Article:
Published online 18 August 2017

SR17035Modelling reduced coastal eutrophication with increased crop yields in Chinese agriculture

Ang A. Li, Maryna M. Strokal, Zhaohai Z. H. Bai, Carolien C. Kroeze, Lin L. Ma and Fusuo F. S. Zhang
 

Chinese agriculture is challenged by the need to feed 1.3 billion people while reducing environmental pollution. Currently, losses of synthetic fertiliser and animal manure to the environment are high. ‘Double High Agriculture’ (DHA) is a form of agriculture assuming that food can be produced at a lower environmental cost. DHA can be combined with recycling of animal manure back to arable lands, which will lead to lower nutrient enrichment in Chinese seas. Herein we model the environmental benefits in terms of coastal eutrophication that can be achieved by implementing such changes in the future.

Published online 18 August 2017

SR16328Experimental validation of a new approach for rice fertiliser recommendations across smallholder farms in China

Fuqiang Yang, Xinpeng Xu, Jinchuan Ma, Ping He, Mirasol F. Pampolino and Wei Zhou
 

Inappropriate fertiliser applications have caused a series of environmental problems and threaten the sustainable production of rice in China. Nutrient Expert, a new scientific approach for rice fertiliser recommendation, was proved that it could balance nutrient application and improve grain yield, nutrient uptake, and fertiliser use efficiency under field conditions in the main rice-growing regions of China. And it could be used as a practicable tool to make fertiliser recommendation for rice.


This study showed that emissions of the greenhouse gas, nitrous oxide, from celery cropping are amongst the highest recorded globally. These emissions, however, could be dramatically lowered by using a nitrification inhibitor, particularly when applied on manures. This provides growers with an excellent cropping practice to reduce the negative effect of excess nitrogen on the environment and to avoid the overuse of fertilisers and manures in vegetable crops.

Published online 07 August 2017

SR17032Predicting pasture yield response to nitrogenous fertiliser in Australia using a meta-analysis-derived model, with field validation

Cameron J. P. Gourley, Murray C. Hannah and Kohleth T. H. Chia
 

Increasing nitrogen fertiliser inputs to pastures can increase production and also lead to greater environmental impacts. Using data from 920 Australian field experiments, we developed a mathematical model that predicts increases in pasture production from added nitrogen fertiliser. These predictions are useful for economic analysis and determination of optimum nitrogen fertiliser application rates for Australian pastures in different regions and seasons.

Published online 07 August 2017

SR16334Nitrogen: the historical progression from ignorance to knowledge, with a view to future solutions

James N. Galloway, Allison M. Leach, Jan Willem Erisman and Albert Bleeker
 

Without industrially produced ammonia from atmospheric nitrogen, there would not be enough nitrogen to feed the current world population.  However, most nitrogen used in food production is lost to the environment, causing a multitude of negative impacts. This paper illustrates how people’s diets, both in type and amount of protein, control the nitrogen’s losses to the environment.  Our findings highlight the substantial increase in nitrogen use over time and the potential for dietary changes to reduce losses in the future.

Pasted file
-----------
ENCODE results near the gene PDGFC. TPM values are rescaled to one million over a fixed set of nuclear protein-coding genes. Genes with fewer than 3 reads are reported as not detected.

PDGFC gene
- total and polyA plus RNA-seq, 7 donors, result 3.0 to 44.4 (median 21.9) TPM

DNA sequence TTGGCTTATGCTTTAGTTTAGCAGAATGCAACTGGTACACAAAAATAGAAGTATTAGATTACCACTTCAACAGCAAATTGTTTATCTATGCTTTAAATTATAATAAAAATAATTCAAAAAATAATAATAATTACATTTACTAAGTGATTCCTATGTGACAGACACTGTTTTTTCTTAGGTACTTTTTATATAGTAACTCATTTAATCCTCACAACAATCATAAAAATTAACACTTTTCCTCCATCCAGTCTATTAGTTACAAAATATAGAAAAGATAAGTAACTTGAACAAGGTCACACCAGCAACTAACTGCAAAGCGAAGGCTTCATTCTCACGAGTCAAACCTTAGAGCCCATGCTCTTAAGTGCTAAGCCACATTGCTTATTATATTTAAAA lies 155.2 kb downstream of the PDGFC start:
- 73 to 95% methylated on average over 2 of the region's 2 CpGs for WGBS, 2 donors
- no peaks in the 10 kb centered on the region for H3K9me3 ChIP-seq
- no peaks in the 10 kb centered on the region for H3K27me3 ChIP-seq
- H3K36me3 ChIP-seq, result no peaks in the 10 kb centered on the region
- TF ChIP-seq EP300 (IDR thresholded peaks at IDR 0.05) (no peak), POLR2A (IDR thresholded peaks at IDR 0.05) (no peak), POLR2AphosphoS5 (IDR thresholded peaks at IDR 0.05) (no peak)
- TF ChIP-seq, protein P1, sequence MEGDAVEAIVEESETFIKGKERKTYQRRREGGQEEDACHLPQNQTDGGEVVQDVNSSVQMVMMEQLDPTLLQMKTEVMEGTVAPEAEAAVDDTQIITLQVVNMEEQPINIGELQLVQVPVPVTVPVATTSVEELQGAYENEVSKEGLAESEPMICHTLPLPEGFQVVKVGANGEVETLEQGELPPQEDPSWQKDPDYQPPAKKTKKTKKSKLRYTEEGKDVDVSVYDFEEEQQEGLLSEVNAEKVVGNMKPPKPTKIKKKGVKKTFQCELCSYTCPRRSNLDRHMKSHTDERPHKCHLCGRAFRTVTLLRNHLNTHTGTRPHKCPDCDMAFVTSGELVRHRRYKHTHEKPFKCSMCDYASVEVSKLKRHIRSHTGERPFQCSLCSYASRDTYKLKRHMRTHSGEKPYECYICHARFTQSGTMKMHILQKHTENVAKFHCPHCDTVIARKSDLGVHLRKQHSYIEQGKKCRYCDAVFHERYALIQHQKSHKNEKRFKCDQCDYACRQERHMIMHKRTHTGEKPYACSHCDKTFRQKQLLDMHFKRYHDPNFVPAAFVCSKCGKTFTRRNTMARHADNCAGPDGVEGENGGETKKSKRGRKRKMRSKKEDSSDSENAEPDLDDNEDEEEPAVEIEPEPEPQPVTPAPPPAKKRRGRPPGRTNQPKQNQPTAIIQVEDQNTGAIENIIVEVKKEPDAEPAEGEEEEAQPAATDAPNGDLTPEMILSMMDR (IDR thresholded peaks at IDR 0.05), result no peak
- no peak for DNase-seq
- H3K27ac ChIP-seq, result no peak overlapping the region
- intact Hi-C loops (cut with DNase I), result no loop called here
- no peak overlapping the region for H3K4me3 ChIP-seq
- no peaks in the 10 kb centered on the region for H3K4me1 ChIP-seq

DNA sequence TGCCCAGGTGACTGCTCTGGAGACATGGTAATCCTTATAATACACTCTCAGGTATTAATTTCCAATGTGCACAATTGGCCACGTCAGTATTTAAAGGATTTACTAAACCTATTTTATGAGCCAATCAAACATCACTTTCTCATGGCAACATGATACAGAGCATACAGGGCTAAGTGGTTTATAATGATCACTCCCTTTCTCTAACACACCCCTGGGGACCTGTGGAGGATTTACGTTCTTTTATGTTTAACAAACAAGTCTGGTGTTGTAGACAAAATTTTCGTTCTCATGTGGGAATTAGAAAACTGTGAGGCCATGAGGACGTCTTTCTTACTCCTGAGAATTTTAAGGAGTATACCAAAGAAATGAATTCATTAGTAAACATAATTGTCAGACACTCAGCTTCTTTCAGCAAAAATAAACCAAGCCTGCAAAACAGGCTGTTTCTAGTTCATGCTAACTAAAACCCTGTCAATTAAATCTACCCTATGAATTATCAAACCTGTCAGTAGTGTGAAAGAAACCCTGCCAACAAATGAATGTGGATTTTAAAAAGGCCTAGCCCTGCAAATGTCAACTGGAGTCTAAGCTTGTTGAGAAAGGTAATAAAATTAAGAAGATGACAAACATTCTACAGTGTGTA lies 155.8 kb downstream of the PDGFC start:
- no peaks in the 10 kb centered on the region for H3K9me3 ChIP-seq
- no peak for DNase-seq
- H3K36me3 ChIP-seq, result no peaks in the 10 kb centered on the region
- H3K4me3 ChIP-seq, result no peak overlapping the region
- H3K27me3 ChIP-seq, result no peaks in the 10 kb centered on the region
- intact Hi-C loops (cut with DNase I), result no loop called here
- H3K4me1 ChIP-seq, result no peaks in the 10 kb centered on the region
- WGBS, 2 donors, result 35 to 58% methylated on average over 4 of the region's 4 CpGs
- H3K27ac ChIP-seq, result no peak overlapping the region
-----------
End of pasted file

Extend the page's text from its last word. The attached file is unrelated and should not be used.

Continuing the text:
Published online 07 August 2017

SR16349Nitrogen performance indicators for dairy production systems

Cecile A. M. de Klein, Ross M. Monaghan, Marta Alfaro, Cameron J. P. Gourley, Oene Oenema and J. Mark Powell
 

N performance indicators such as N use efficiency (NUE) or N surplus can help evaluate optimum N use for agricultural production while minimising the risk of environmental losses. We reviewed NUE and N surplus values for dairy production systems to assess realistic global goals for these indicators. Our results showed that there is no ‘one-size-fits-all’ for global NUE and N surplus targets and that standardisation of methods for estimating these indicators is required.

Published online 25 July 2017

SR17031Global animal production and nitrogen and phosphorus flows

Qian Liu, Jingmeng Wang, Zhaohai Bai, Lin Ma and Oene Oenema
 

Animal production systems provide nutritious food to humans and income to farmers, but also contribute to human health issues and environmental pollution. Global animal production increased threefold during the past 50 years, which led to increased air and water pollution through nitrogen and phosphorus losses. Joint efforts of science, industry and governments are needed to markedly improve the environmental performance of landless industrial animal production systems in particular.

Published online 20 July 2017

SR16264Quantifying individual and collective influences of soil properties on crop yield

Rebecca Whetton, Yifan Zhao and Abdul M. Mouazen
 

Accurate crop management at a field level requires understanding and quantification of the relationships between soil properties and crop yield. The present paper discusses the successful implementation of an innovative non-linear parametric modelling approach for quantification of the agronomic influences of individual and interaction between pairs of soil properties on wheat yield. The quantification of the soil-related yield-limiting factors is an important step towards successful precision application for farm inputs.

Published online 14 July 2017